# [OS X TeX] MInion Pro - fullfamily problems

Sun Apr 29 06:25:52 CEST 2012

On Apr 28, 2012, at 4:57 PM, Richard Seguin wrote:

>
> On Apr 28, 2012, at 3:00 PM, Michael Sharpe wrote:
>
>>
>> On Apr 28, 2012, at 9:41 AM, Richard Seguin wrote:
>>
>>> Michael,
>>>
>>> I decided to complete the Minion Pro family by obtaining the medium weight, giving me all four weights, for use with LaTeX and Pages. I tested the new version of TeXFontUtility by uninstalling Minion Pro and reinstalling with all four weights. That went smoothly, and I got the correct encoding files this time.
>>>
>>> I'm scratching my head again though, this time wondering how to access the medium weight in LaTeX. When I was using medfamily, I was using one of two techniques for accessing all of regular, semibold, and bold:
>>>
>>> \renewcommand*{\bfdefault}{eb}
>>> \def\semib#1{{\fontseries{sb}\selectfont #1}}
>>>
>>> or
>>>
>>> \def\ebold#1{{\fontseries{eb}\selectfont #1}}
>>>
>>> Now, if I try, for example,
>>>
>>> \renewcommand*{\bfdefault}{eb}
>>> \def\semib#1{{\fontseries{sb}\selectfont #1}}
>>> \def\medw#1{{\fontseries{m}\selectfont #1}}
>>>
>>> \medw{ } has no effect, i.e., A and \medw{A} typeset at the same (regular) weight. (Interestingly, I can use any text string for the series, i.e. \def\medw#1{{\fontseries{xyz}\selectfont #1}}, and I get no error --- it still typesets at regular weight.)
>>>
>>> Actually, I'm not even certain that \fontseries{m} even refers to the medium weight family.
>>>
>>> Any ideas? Anyone?
>>
>> As far as I can tell, the MinionPro support files contain virtual fonts for the Medium weight, but the fd files have no support for them. You can  extend them yourself on an as-needed basis by doing something like the following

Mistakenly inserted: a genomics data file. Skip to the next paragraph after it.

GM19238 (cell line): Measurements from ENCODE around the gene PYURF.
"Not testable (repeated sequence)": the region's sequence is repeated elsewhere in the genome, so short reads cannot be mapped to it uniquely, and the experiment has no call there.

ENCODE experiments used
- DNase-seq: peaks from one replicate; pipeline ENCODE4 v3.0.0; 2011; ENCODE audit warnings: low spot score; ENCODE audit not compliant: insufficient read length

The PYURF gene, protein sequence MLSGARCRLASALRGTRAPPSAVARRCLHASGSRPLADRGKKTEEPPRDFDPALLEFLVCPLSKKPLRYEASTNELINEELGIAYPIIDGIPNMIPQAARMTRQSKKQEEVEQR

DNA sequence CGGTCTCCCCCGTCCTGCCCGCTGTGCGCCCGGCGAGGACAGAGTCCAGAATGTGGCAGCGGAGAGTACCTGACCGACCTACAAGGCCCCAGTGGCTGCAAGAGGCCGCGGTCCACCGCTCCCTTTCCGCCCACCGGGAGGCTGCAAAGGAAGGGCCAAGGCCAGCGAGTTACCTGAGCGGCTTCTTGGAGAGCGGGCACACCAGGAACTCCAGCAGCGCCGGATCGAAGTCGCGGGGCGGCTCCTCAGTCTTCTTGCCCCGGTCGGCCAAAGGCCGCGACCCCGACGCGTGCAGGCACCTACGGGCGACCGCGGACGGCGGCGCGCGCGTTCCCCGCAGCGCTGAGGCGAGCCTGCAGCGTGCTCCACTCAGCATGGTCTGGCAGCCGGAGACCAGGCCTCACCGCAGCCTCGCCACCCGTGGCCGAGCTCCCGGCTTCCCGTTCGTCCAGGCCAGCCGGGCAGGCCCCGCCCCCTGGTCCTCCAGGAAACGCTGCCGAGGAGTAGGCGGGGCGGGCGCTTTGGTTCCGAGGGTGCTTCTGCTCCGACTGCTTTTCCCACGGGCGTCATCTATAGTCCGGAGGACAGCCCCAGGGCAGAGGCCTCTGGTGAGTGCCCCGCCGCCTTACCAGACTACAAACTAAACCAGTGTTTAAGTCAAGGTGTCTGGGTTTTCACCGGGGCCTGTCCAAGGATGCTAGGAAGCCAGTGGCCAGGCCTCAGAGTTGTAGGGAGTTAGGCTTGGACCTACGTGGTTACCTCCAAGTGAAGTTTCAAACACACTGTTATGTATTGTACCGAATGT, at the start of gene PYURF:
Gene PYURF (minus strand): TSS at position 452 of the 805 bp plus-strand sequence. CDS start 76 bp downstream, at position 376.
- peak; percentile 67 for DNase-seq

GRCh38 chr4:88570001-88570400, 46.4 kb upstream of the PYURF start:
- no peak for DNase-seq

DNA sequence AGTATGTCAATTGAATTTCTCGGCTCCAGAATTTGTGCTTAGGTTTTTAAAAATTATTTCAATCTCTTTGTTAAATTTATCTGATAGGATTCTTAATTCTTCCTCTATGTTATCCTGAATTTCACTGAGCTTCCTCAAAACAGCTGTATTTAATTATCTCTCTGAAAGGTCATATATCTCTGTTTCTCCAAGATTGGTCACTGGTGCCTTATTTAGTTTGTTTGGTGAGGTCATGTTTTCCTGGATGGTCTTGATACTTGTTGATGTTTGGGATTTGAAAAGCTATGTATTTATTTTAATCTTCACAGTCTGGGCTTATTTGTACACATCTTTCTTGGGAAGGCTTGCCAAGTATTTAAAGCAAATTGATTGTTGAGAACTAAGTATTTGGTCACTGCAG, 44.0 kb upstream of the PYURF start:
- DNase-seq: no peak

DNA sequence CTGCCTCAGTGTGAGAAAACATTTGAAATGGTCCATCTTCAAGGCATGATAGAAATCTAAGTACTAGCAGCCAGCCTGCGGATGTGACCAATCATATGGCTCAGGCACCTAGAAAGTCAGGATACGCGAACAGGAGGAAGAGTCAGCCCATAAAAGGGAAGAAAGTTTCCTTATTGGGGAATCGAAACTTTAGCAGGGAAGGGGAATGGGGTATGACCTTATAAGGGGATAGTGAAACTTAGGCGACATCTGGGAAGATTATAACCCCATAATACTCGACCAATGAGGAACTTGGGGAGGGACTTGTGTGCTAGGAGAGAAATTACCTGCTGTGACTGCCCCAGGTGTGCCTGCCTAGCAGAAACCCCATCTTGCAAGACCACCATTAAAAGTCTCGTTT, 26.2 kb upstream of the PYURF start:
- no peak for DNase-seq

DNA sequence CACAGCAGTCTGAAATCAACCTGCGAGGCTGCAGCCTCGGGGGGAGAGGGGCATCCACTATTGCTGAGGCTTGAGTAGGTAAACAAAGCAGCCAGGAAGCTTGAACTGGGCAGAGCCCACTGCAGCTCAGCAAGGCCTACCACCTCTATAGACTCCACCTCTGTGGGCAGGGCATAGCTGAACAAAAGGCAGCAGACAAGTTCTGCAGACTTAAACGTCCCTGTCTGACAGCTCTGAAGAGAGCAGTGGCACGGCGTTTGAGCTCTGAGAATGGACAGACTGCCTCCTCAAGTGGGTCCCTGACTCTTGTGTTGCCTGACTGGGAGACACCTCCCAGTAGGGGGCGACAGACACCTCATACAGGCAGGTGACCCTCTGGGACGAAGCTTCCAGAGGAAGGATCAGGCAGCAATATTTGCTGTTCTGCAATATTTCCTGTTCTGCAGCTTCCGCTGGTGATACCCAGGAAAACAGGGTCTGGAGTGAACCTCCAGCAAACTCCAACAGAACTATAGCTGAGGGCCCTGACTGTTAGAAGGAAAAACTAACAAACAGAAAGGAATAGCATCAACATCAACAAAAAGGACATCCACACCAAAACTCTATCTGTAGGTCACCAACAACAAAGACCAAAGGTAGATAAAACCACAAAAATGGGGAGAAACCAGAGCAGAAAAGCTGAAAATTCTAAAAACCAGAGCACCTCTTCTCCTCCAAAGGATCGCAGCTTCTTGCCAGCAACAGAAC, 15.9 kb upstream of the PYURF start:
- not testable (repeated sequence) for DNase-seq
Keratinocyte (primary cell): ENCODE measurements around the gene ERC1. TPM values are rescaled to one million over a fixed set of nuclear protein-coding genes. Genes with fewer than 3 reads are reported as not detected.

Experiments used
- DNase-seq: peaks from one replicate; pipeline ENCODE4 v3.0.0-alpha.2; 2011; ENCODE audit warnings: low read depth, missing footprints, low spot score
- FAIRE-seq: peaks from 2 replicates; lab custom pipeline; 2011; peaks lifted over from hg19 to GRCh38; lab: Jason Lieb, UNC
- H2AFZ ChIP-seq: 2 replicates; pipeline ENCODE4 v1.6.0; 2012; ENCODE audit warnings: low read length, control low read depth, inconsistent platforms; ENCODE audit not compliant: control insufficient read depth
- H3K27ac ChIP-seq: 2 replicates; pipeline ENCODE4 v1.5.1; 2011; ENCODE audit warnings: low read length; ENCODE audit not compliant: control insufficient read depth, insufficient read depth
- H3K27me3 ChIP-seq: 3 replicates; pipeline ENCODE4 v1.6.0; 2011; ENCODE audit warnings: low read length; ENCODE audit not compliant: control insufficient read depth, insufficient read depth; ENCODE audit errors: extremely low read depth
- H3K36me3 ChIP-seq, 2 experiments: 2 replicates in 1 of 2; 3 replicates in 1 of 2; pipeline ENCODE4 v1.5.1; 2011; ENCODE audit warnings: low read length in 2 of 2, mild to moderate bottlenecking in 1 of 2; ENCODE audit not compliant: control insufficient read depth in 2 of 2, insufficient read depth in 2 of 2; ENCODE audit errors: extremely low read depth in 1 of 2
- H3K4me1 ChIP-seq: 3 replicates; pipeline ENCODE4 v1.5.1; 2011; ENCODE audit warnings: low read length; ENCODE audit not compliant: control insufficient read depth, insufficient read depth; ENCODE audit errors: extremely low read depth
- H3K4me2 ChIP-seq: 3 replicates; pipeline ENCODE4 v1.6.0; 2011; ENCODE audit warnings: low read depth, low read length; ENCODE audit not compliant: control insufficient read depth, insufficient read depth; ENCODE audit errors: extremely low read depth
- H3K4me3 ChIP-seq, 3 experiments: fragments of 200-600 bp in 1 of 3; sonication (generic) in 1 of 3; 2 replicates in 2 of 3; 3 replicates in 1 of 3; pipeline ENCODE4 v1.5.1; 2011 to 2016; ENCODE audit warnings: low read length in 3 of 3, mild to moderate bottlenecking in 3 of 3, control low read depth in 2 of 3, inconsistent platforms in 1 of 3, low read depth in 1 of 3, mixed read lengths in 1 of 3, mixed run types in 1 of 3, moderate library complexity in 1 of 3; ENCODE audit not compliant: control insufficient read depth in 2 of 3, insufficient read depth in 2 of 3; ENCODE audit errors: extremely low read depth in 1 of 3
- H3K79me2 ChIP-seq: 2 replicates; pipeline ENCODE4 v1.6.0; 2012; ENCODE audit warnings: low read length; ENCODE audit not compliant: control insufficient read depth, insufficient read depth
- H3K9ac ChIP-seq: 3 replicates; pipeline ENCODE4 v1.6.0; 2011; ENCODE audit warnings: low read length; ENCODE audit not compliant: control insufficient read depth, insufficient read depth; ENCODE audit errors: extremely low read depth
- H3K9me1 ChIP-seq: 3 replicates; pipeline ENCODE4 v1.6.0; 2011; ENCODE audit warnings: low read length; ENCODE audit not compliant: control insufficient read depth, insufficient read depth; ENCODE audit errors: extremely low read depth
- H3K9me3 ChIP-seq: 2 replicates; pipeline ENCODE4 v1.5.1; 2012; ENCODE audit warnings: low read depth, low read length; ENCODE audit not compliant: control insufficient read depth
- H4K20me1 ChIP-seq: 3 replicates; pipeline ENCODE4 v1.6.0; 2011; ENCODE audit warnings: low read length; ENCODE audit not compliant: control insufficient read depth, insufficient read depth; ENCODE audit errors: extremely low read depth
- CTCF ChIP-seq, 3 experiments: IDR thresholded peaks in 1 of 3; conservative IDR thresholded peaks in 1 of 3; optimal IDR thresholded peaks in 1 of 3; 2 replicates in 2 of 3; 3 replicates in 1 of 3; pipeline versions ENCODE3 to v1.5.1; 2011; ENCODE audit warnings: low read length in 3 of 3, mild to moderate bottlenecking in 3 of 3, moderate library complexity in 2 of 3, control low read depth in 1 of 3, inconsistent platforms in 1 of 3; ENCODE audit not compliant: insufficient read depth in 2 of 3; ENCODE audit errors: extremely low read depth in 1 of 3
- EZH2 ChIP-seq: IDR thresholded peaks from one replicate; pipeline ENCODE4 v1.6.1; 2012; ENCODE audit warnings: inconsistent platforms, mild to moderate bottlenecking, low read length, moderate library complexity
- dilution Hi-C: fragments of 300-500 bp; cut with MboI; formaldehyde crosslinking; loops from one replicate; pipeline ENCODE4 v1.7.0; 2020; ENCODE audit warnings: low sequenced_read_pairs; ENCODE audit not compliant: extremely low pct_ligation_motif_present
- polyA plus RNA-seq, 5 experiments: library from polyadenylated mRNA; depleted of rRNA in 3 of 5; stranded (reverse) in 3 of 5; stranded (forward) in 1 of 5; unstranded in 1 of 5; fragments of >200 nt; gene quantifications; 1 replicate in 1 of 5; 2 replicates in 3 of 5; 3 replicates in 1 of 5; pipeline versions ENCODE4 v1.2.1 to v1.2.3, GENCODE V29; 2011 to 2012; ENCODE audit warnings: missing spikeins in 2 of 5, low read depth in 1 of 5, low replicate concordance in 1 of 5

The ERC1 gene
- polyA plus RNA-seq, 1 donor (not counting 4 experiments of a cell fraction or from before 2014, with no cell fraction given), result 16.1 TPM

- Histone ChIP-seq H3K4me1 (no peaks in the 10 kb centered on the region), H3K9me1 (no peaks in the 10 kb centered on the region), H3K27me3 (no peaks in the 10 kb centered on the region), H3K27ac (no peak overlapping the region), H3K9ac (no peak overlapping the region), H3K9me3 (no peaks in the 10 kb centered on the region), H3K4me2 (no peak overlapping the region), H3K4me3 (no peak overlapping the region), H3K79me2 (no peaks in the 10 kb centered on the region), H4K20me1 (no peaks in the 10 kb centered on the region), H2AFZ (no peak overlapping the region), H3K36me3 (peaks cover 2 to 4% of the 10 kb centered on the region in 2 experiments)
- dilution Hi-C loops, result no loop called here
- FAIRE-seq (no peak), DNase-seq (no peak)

>>
>> \usepackage{article}
>> \usepackage{tracefnt}% so you can see what's being loaded
>> %SetFonts
>> % Minion Pro+MnSymbol
>> \usepackage[T1]{fontenc}
>> \usepackage[lf]{MinionPro}% MinionPro-LF is FontFamily used for text
>> % extend its .fd by adding mediumbold (mb) in two shapes
>> \DeclareFontShape{T1}{MinionPro-LF}{mb}{n}{
>> <-> MinionPro-Medium-lf-t1
>> }{}
>> \DeclareFontShape{T1}{MinionPro-LF}{mb}{it}{
>> <-> MinionPro-MediumIt-lf-t1
>> }{}
>> %
>> \def\medw#1{{\fontseries{mb}\selectfont #1}}
>> %SetFonts
>> \begin{document}
>>
>> \medw{Abc}. \emph{Normal italic, \medw{a little bolder}}.
>>
>> \end{document}
>>
>> Michael
>
> Michael,
>
> Thanks! That works perfectly!
>
> I pretty much concluded the same thing myself looking at MInionPro-FontDef.sty. I don't understand all those lower level commands, but I could sort of guess what was going on. It's a little odd that they never went a tiny extra step to enable the medium weights despite loading them, but it's just a few lines of extra code now in my .tex file. Hopefully better medium weight support will be included in the next release. I'm starting to accumulate enough bits of example special code in the course of this project that I should be able to start figuring some of this stuff out for myself.
>
> I thought that the medium weight might be nice for some large titles and for subtle emphasis in normal text. I'll be playing with that later tonight.
>
> Richard

Just as I suspected, the medium weight is perfect for my \huge document title and chapter titles. I don't like large/heavy titles because they tend to "shout" like an email done with all capitals. The medium weight gives the characters a little extra "snap" without adding chunkiness. I'm using semibold for \Large section headers, and now the chapter titles and section headers look in visual balance by weight. Since I'm using the

\renewcommand*{\bfdefault}{eb}
\def\semib#1{{\fontseries{sb}\selectfont #1}}

combination, the Theorem, Lemma, etc., \normalsize headers within sections come out in bold by default, and these look in balance with the semibold section headers. Within normal text I'm using semibold to highlight words I'm defining or section or chapter names that I refer to. It's just soft enough that it doesn't look too distracting or discontinuous within the text. Everything is in balance, and I'm very happy with this.

Richard